Design the Next Enterprise

Discussion in 'Fan Art' started by Shikarnov, Nov 17, 2010.

  1. sojourner

    sojourner Admiral Admiral

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    Cryptic: "These 25 are awesome."
    CBS: "Hey! you know what's great? I just saved $200 on my car insurance!"
    Cryptic: (dies inside)

    Cryptic: "These 25 are awesome."
    CBS: "_23_"
    Cryptic: "excuse me?"
    CBS: "_42_"
    Cryptic:"wha???"
    CBS:"_11_"
    Cryptic: (dies inside)
     
  2. Fuzzy Modem

    Fuzzy Modem Commander Red Shirt

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    No, complete cancellation.

    Not that I think it will come to that, but they did fine print themselves an out.

    Now let's never mention it again :p
     
  3. lennier1

    lennier1 Rear Admiral Rear Admiral

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    Maybe one of the ladies on their cleaning staff has a pre-school kid who can doodle something they could use? Can't be much worse than some of the stuff they already have in that game.
     
  4. Skywalker

    Skywalker Admiral Admiral

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    Cryptic: "These 25 are awesome."
    CBS: "They could use a few sombreros."
    Cryptic: (dies inside)
     
  5. B.J.

    B.J. Rear Admiral Rear Admiral

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    Maybe CBS is more used to a back & forth approval *process*, rather than just having to pick something that's already final. I had that experience once when I did a logo competition. Several people created their idea of what the logo should be, and then we were supposed to pick one of them to use. Unfortunately, several of the judges kept wanting to modify or combine the entries, completely missing the point of the contest. We ended up not picking one at all. :(
     
  6. DFScott

    DFScott Captain Captain

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    Here's where I have to take off my artist's hat and put on my journalist's hat. In my other job as an editor, writer, and reporter, I have to pore over legal documents, corporate agreements, congressional bill drafts, all the time. (And you think deciphering source code is tough!)

    So I scanned through the contest rules, and concluded the following: This contest is sponsored by Atari, Cryptic Studios, Intel, and an entity that represents the interests of the copyright holders (CBS Studios). The contest is about creating a design to be used in the game. When the contest entities select a grand prize winner, they obtain the rights to use the design with respect to the game, in exchange for prizes. These entities could hire the winner to draft a more complete rendering of the design, but they're not obligated to, which suggests to me that they could just as easily hire someone else to complete the design. That's a very important point, so hold onto it in your mind for a moment.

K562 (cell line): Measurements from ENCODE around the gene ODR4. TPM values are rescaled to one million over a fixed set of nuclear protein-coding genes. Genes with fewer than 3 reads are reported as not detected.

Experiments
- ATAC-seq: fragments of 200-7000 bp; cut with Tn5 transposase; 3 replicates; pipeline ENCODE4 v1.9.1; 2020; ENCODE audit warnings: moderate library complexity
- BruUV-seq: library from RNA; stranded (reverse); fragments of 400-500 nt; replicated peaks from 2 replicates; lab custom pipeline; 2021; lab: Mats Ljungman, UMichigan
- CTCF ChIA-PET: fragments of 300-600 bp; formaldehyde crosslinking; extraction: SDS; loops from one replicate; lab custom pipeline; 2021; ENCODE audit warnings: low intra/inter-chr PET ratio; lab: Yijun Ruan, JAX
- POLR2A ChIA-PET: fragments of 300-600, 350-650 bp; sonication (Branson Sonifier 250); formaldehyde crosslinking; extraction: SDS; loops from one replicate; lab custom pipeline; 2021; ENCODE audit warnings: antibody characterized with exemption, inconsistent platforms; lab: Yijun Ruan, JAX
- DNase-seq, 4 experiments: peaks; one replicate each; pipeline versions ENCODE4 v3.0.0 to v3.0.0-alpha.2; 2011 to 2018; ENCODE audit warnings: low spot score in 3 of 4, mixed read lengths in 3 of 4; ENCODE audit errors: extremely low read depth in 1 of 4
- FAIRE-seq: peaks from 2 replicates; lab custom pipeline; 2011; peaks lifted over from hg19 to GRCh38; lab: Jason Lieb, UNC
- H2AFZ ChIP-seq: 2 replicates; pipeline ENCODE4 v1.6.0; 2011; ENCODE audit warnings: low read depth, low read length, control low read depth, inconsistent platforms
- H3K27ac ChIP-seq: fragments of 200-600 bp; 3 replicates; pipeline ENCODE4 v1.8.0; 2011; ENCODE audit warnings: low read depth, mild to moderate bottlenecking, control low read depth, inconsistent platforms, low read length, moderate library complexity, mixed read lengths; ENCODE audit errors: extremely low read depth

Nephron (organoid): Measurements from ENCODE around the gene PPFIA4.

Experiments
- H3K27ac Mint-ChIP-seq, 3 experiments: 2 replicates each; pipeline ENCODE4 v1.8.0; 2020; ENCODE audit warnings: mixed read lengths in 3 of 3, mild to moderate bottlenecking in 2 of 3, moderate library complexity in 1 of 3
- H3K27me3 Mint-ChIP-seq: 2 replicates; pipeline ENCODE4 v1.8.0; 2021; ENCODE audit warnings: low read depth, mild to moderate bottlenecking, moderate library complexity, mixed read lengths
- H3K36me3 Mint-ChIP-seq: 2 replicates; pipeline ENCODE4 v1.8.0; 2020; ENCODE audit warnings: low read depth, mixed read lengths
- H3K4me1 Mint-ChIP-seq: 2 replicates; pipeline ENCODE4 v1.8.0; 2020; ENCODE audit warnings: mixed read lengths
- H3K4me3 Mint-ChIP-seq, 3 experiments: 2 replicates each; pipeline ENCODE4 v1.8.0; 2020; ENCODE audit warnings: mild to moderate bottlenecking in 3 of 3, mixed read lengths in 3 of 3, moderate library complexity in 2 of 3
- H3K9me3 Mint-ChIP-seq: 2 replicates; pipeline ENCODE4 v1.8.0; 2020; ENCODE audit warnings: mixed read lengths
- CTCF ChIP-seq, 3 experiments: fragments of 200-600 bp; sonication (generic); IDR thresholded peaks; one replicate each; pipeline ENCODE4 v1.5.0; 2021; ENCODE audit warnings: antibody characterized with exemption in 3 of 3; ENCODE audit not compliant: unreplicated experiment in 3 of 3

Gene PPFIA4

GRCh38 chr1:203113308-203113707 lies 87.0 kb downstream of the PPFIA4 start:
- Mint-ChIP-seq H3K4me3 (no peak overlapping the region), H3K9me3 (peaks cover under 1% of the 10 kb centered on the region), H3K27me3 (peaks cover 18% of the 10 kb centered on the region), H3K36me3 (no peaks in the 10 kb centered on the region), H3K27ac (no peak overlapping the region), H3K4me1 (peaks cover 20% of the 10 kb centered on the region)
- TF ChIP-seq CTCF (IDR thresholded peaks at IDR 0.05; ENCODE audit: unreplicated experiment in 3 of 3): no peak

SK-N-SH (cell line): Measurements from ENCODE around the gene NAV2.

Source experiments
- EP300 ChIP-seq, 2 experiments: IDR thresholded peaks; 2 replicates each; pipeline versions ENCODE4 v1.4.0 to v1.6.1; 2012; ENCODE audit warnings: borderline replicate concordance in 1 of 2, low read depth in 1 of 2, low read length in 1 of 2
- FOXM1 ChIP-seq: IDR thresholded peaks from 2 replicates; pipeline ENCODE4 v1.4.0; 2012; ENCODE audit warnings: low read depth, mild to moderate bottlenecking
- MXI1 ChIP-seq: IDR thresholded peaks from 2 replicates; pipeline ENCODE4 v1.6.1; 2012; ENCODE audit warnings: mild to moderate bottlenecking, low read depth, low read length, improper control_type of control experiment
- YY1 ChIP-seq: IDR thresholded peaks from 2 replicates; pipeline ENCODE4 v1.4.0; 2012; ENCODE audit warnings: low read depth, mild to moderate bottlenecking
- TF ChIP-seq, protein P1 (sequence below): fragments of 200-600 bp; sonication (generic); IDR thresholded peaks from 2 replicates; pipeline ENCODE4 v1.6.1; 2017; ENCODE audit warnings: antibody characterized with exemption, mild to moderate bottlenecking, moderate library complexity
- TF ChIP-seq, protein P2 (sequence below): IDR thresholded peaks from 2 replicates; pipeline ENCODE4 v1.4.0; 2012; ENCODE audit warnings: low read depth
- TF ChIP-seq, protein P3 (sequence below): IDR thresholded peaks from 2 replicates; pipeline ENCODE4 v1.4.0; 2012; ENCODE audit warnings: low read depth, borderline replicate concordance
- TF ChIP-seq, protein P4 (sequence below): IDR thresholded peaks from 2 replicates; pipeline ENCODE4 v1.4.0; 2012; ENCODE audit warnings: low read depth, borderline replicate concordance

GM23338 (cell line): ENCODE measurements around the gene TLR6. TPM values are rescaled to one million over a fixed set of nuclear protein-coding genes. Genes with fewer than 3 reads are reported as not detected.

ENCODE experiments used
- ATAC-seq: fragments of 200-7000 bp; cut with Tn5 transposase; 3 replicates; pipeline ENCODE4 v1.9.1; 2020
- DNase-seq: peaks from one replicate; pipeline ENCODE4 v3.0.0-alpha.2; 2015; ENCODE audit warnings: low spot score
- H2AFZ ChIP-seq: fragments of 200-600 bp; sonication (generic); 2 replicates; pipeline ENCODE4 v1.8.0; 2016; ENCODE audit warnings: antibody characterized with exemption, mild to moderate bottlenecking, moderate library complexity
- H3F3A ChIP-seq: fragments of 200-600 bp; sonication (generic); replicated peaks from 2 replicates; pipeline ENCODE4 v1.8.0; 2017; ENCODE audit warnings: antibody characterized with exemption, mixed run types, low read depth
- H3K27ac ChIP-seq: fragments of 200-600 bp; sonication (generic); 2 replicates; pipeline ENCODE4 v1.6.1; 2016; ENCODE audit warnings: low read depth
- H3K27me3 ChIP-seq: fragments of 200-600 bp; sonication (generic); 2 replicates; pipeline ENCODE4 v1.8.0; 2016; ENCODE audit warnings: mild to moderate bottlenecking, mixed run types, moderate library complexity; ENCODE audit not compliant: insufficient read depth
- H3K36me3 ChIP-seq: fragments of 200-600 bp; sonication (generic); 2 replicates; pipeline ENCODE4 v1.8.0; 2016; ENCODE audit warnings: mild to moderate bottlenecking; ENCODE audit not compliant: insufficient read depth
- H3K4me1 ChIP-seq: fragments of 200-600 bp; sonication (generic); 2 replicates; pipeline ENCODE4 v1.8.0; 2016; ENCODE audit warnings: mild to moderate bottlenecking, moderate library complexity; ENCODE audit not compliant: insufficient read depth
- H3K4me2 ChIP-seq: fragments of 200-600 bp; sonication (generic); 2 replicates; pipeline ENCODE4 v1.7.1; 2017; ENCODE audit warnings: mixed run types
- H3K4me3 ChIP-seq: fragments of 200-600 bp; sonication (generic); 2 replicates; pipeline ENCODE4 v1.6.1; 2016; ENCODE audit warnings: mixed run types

I listened to the selected segments of the Justin.tv interview that Fuzzy Modem linked to, with the fellow from Cryptic which the site dates as taking place on April 6 (two weeks ago tomorrow). He's only introduced as "Dan" (in real television, folks use last names), though I believe this to be Dan Stahl, Cryptic's executive producer for Star Trek Online. I've conducted tens of thousands of interviews in my 27-year career, and I consider myself a master of this art form. I know what to listen for in other people's answers. Here are the relevant segments, the first from about 8 minutes into the interview, the second at 22:20:

    From these two little segments, here's what I can surmise:

    1. There's an ongoing argument between Cryptic and CBS over what constitutes "The Enterprise." Apparently Cryptic's people have favorite designs (perhaps each one has a different personal choice), but CBS needs a ship that maintains a familiar stance (a saucer in front, a fuselage on the bottom, and two nacelles flying upward).
    2. There may have been some misrepresentation by someone over the extent to which the winning design will be used as a part of Star Trek proper. At one point, Dan Stahl clearly answers the "canon" question in the affirmative, but then he backtracks, as if someone else in the room shook his head "no" at him. In backtracking, Stahl essentially states that canon is usually determined by the fans first and then incorporated into the franchise's core assets later (an assertion which, if true, would open up many a studio and content producer to legal action by potential creators who have never been acknowledged as stakeholders).
    3. Essentially, there is nothing in the rules that states that stakeholders are obligated to use the winning design in a context other than the game (STO). There is also nothing in the rules that I see that explicitly grants stakeholders the rights to use the design outside of the game -- say, in a future Trek show. The winner, according to the rules, grants stakeholders the rights to distribute and exploit the image. A strict interpretation of "exploit," in my experience, means to utilize the image in the marketing of the principal product, which in the context of this contest is not Star Trek, the franchise, but Star Trek Online, the game. No, I'm not a lawyer, but I've been down this route before.